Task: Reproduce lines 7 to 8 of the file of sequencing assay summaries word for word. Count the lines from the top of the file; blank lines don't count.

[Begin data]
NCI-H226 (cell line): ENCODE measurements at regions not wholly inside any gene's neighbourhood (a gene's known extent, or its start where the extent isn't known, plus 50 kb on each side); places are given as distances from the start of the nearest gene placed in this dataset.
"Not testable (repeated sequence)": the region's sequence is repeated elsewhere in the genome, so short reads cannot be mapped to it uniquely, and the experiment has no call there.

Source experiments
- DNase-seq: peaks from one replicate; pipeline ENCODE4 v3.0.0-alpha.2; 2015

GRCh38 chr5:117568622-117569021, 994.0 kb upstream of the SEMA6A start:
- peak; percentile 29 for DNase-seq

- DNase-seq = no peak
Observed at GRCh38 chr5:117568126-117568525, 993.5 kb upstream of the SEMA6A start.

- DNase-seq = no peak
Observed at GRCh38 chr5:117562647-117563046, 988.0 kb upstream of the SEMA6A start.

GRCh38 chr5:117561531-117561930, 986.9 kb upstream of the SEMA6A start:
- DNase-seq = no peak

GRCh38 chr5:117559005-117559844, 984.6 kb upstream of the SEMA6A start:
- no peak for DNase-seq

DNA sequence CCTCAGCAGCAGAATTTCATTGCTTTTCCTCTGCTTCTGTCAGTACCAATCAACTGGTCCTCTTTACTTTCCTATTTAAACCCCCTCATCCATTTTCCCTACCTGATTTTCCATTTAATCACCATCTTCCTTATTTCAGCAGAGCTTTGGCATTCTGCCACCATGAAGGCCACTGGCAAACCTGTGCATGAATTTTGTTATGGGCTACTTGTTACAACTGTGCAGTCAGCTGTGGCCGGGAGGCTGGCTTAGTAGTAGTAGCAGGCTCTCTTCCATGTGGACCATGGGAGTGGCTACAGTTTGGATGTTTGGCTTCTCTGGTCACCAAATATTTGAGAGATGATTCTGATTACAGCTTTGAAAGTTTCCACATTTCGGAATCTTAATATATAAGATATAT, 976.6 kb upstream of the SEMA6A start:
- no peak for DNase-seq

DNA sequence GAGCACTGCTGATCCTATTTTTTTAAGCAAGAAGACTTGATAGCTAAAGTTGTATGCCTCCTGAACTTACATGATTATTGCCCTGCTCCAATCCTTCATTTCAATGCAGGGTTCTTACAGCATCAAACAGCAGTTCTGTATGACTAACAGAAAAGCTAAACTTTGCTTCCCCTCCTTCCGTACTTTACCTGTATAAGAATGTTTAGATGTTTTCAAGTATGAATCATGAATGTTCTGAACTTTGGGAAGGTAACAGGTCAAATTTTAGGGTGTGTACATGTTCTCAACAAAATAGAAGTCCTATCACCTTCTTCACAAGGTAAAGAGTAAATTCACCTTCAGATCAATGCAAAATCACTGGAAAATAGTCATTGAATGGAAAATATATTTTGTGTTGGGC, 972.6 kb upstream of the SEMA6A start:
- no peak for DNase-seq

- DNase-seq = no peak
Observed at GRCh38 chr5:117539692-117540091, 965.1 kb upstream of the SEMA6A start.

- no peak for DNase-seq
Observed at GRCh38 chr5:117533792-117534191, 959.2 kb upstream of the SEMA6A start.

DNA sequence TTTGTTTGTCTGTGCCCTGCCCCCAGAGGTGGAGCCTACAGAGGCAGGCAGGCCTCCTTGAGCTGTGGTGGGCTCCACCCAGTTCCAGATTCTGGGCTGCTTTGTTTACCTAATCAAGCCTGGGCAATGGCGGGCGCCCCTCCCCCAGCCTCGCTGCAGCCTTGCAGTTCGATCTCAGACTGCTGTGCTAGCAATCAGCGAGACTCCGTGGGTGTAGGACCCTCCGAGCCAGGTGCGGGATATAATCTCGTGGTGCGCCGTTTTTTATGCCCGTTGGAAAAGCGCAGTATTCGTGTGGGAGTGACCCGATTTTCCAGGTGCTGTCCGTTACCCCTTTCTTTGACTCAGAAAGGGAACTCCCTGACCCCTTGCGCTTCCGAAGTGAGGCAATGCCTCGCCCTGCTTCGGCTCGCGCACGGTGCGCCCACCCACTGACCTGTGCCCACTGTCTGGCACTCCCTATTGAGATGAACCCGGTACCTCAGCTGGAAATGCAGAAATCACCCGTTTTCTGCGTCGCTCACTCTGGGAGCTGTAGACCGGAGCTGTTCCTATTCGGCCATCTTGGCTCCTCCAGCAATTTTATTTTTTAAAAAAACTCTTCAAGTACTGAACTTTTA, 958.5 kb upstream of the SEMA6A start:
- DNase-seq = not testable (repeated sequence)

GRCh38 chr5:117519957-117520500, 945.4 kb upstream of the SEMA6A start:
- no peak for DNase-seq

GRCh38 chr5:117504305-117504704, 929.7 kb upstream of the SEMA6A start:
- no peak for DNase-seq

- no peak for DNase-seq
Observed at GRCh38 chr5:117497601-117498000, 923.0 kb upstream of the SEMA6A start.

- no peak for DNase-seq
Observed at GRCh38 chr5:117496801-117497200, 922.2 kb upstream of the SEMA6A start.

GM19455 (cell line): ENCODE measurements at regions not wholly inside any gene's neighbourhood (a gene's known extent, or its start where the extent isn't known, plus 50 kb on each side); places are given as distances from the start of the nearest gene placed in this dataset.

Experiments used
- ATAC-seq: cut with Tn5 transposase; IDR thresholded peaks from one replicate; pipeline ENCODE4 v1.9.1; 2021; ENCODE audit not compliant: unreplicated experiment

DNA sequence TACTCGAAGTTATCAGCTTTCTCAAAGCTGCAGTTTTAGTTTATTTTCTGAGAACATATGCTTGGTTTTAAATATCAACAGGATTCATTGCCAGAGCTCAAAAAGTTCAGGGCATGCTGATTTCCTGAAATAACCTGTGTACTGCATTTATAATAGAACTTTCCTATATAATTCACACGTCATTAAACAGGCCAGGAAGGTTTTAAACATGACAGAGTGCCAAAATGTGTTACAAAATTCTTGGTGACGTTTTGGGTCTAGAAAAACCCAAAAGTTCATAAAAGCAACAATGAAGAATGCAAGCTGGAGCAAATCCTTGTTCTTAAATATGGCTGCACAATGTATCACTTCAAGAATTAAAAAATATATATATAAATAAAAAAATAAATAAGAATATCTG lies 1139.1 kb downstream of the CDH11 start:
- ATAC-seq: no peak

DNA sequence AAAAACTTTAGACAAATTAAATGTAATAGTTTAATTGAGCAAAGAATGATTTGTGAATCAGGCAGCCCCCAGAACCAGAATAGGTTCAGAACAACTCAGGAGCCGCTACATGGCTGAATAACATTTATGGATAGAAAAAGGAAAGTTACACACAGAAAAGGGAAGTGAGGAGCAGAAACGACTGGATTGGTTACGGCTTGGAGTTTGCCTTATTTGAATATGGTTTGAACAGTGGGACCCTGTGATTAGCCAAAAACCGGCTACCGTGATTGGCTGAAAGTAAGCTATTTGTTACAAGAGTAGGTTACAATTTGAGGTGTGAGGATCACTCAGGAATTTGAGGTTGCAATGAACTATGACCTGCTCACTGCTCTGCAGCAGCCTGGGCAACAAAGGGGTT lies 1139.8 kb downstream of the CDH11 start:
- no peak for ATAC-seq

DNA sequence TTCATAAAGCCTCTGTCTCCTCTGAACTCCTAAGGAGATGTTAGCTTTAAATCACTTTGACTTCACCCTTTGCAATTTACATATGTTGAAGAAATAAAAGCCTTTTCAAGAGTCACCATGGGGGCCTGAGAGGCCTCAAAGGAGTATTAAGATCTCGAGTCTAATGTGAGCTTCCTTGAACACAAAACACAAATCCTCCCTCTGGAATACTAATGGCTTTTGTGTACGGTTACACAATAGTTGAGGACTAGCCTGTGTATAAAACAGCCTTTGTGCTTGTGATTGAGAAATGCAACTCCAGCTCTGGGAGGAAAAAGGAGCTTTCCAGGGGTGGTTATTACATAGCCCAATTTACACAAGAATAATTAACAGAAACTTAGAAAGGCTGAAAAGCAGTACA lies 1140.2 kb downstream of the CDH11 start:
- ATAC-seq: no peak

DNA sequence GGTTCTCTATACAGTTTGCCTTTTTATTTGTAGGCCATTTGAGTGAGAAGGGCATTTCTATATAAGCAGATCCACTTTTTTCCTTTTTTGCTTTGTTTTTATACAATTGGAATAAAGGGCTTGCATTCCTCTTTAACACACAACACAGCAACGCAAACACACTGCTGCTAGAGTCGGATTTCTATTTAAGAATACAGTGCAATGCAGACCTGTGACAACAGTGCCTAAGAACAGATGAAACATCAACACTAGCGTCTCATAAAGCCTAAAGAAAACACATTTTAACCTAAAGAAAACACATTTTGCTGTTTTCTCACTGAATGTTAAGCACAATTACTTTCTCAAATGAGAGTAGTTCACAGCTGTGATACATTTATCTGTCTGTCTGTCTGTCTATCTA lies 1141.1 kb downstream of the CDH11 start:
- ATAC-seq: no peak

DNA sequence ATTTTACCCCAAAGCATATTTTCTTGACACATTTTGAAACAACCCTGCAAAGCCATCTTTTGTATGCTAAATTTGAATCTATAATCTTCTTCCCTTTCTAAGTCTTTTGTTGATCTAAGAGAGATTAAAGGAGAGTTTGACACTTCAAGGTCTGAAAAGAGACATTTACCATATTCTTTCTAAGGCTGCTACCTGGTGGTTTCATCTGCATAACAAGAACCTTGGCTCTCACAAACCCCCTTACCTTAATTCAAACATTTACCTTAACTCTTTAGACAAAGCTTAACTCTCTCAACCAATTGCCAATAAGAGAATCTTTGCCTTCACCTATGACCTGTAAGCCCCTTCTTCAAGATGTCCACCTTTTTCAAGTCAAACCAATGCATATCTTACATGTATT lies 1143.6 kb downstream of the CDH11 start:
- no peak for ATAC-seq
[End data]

- DNase-seq = no peak
Observed at GRCh38 chr5:117568126-117568525, 993.5 kb upstream of the SEMA6A start.